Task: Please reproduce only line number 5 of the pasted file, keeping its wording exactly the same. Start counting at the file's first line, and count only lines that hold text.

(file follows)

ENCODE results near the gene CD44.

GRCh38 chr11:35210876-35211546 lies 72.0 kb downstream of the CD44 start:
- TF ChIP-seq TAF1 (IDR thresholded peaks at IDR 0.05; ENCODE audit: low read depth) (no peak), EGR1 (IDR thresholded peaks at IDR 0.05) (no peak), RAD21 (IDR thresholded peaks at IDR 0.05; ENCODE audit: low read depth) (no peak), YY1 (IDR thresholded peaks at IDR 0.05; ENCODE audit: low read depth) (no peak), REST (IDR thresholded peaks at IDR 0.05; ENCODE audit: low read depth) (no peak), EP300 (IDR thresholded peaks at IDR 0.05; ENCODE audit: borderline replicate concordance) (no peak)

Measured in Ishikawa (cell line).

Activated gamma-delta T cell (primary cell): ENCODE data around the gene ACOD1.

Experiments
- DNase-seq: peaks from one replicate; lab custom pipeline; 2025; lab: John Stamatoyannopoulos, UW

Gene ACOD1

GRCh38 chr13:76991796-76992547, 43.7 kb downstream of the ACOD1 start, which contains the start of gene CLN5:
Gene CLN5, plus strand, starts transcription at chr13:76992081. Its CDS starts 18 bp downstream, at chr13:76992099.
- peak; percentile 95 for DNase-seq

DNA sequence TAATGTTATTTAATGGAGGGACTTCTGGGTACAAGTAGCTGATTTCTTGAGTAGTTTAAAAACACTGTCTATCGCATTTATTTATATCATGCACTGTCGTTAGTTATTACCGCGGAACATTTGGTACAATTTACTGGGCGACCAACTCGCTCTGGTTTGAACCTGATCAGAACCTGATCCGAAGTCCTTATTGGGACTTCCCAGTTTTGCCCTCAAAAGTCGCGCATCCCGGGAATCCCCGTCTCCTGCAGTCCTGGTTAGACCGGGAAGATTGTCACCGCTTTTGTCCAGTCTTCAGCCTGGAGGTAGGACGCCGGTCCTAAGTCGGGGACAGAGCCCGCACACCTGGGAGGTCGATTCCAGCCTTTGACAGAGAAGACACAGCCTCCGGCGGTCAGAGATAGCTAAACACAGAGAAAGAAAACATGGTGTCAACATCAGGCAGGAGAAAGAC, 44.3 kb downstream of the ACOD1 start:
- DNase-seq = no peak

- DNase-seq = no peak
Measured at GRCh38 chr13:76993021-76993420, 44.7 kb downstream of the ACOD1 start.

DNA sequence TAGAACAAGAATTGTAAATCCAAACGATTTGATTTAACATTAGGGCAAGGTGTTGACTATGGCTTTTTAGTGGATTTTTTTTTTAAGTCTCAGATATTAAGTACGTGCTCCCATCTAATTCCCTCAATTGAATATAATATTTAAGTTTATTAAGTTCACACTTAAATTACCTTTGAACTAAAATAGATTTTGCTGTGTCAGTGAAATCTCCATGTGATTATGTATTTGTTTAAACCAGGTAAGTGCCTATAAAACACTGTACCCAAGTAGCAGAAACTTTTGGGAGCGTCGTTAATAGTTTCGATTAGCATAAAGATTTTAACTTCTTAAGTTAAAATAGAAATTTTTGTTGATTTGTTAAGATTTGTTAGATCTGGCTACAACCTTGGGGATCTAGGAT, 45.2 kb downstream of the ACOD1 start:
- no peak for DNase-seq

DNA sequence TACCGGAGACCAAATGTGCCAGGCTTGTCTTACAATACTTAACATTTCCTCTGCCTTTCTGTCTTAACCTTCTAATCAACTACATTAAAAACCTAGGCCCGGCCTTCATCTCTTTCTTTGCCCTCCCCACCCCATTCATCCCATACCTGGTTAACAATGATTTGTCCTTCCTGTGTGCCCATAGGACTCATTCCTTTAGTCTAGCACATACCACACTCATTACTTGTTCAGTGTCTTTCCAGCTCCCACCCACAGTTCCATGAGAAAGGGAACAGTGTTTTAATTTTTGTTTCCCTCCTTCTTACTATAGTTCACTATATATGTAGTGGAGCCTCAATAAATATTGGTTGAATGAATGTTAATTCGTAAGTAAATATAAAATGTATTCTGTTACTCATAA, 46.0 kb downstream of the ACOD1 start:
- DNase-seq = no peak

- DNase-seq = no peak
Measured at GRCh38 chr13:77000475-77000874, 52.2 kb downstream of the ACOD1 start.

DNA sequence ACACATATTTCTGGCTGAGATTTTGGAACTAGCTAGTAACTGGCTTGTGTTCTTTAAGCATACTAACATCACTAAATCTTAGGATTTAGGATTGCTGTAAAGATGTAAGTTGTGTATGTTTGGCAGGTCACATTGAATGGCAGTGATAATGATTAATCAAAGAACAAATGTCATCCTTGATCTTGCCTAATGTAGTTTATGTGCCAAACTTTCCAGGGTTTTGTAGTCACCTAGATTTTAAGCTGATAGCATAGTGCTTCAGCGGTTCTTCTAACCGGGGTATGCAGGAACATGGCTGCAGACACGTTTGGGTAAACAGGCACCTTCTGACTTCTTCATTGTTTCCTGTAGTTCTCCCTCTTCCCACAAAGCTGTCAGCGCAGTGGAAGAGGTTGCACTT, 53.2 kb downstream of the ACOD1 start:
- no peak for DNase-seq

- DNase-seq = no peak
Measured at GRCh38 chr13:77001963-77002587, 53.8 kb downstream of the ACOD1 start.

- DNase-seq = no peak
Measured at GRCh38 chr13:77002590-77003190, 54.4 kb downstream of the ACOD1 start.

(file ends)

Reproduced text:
Activated gamma-delta T cell (primary cell): ENCODE data around the gene ACOD1.